It’s Sunday night. 3:12AM. Your head is full of stories, problems, facts and figures. Then, as you twist restlessly in bed, your body in the lurching throes of caffeine-induced shakes, it hits you like a sledgehammer. That terrible question you’ve been suppressing for so long comes bounding from the back of your mind to take its place centre stage under the dazzling spotlight of your self-doubt: Is this really what I signed up for?
I’ve been a student journalist for two years now and this particular drama has befallen me more times than I care to mention. I’ve heard the same insecurities from a number of colleagues and now believe that I’m endowed with enough knowledge to tell you the truth about being a fledgling hack.
First, The Job really will alwayscome first. Before starting down this road you will attempt to persuade yourself otherwise; you can deny it all you want but if you want to be a good journalist you cannot switch off. As the saying goes: “The news doesn’t sleep… so neither will we.” This will inevitably mean working late, missing dates/parties/birthdays and, much to your mother’s disgust, checking Twitter at the dinner table.
Next up, even though it’s your job to talk to people, unless you tell them you’re from the Beeb, they will avoid doing so at all costs. This especially applies to anything that might sully their reputation. Sneaky councillors, MPs and press officers (most of whom, from my experience, ironically, hate the press) will, at one time or another, make you have a rage-induced embolism. You can avoid this (partly) by never believing the words “I’ll call you back.” They won’t – don’t stop badgering them until they give you what you want.
Joe Bloggs won’t like or trust you (not at first, at least). Even if you’re one of the most considerate and friendly people in the whole world, telling the average person you’re a journalist will always bring up images of phone hacking and skullduggery. Just recently I had the brother of a man whose sentencing I’d attended spit on me and threaten to punch me in the face. Why? Because he saw me frantically scribbling shorthand whilst he and his family were sobbing, even though I’d explained in the nicest way possible I was just doing a job. Luckily, this is fairly rare.
You reduce your chances of being abused by undertaking every effort to make people aware that you’re just a normal person with honest intentions. Ninety-nine times out of a hundred this will work.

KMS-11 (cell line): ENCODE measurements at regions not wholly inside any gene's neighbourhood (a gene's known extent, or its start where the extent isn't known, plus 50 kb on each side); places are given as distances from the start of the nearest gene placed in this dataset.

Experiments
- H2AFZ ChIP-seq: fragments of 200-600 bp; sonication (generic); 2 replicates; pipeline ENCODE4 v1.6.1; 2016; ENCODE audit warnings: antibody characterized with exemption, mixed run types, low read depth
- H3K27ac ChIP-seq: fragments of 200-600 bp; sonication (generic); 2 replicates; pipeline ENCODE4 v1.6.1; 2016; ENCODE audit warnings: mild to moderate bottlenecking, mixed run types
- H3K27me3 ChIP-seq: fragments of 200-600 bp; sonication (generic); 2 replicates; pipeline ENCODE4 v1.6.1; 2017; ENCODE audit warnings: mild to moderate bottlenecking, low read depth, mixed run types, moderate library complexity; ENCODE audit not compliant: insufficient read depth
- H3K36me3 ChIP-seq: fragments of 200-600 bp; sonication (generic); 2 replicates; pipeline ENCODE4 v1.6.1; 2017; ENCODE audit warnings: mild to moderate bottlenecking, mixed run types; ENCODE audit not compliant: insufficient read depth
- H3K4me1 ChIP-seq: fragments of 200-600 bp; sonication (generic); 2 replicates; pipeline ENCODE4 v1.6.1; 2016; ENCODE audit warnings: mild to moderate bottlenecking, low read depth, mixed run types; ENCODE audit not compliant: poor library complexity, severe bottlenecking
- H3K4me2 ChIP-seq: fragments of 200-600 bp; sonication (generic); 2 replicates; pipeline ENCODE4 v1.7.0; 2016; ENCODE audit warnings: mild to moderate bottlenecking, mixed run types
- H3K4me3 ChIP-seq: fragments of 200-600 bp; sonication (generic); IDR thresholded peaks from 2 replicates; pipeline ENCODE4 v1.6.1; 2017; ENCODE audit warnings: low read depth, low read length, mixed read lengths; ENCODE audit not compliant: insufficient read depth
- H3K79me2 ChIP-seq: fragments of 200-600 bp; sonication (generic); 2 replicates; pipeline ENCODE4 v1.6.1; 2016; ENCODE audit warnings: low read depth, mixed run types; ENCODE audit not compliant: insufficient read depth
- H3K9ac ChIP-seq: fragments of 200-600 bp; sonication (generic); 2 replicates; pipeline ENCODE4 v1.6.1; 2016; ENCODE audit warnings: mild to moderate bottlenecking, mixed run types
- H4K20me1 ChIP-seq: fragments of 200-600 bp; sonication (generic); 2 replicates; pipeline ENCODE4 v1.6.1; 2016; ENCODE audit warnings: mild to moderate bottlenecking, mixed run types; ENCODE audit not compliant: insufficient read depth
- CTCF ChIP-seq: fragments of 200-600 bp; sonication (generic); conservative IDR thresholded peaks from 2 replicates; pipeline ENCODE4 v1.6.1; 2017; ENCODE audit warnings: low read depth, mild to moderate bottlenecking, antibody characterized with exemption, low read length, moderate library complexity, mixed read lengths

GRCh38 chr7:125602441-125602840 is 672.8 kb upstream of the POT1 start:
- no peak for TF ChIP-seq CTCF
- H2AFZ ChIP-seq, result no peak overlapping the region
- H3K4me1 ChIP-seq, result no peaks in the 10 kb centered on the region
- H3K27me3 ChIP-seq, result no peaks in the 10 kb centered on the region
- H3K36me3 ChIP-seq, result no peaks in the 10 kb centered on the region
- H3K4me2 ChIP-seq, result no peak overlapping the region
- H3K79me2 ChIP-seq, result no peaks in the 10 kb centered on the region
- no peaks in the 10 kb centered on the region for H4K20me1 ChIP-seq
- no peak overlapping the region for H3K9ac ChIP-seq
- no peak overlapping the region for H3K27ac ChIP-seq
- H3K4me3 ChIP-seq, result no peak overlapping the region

You’ll live in fear. Fear of missing a deadline. Fear of your story falling through. Fear of getting facts wrong. Fear of libel. Fear of never having a paid job. Fear of returning to the newsroom without a decent quote. Fear of your camera/Dictaphone breaking mid-interview. Fear of talking to people who have made it clear they don’t like journalists (see above). Fear of another hack taking your scoop.
You’ll become a different person. I never really considered this until recently, but, thinking back, I remember coming into journalism with the view of learning the trade. I never considered what that would mean for ‘me’. It’s true, though, that you really become a journalist. Bank clerks, butchers, bus drivers – these folks probably haven’t changed their personalities because of their jobs, but you will. You’ll be more critical of people and the stuff they say, you’ll have a quicker mind, you’ll get a better sense of humour, you’ll be as angsty as you were when you were fourteen and you’ll be shamelessly nosy. Oh, and you’ll swear a lot more than you ever have before.
I’d like to think that, if asked to write the same piece, most journalists would write the same sort of stuff as I have. But what people neglect to tell you is, if you’re right for this job, none of these things will matter very much and you will, whole-heartedly, love every second.
Is George right? Have any of you more experienced journalists got any pointers to add? Tweet us @wannabehacks or add a comment
George Berridge is a 2nd year BA (Hons) Journalism student at the University of Winchester. He works as a reporter for Winchester News Online (WINOL) and specialises in local government and court reporting. His work and comment pieces (ranging from politics to restaurant and book reviews) can be found on his blog; here. He can also be found compressing his thoughts on almost everything into 140 characters here.
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After finishing my stint in student media, I couldn’t help but look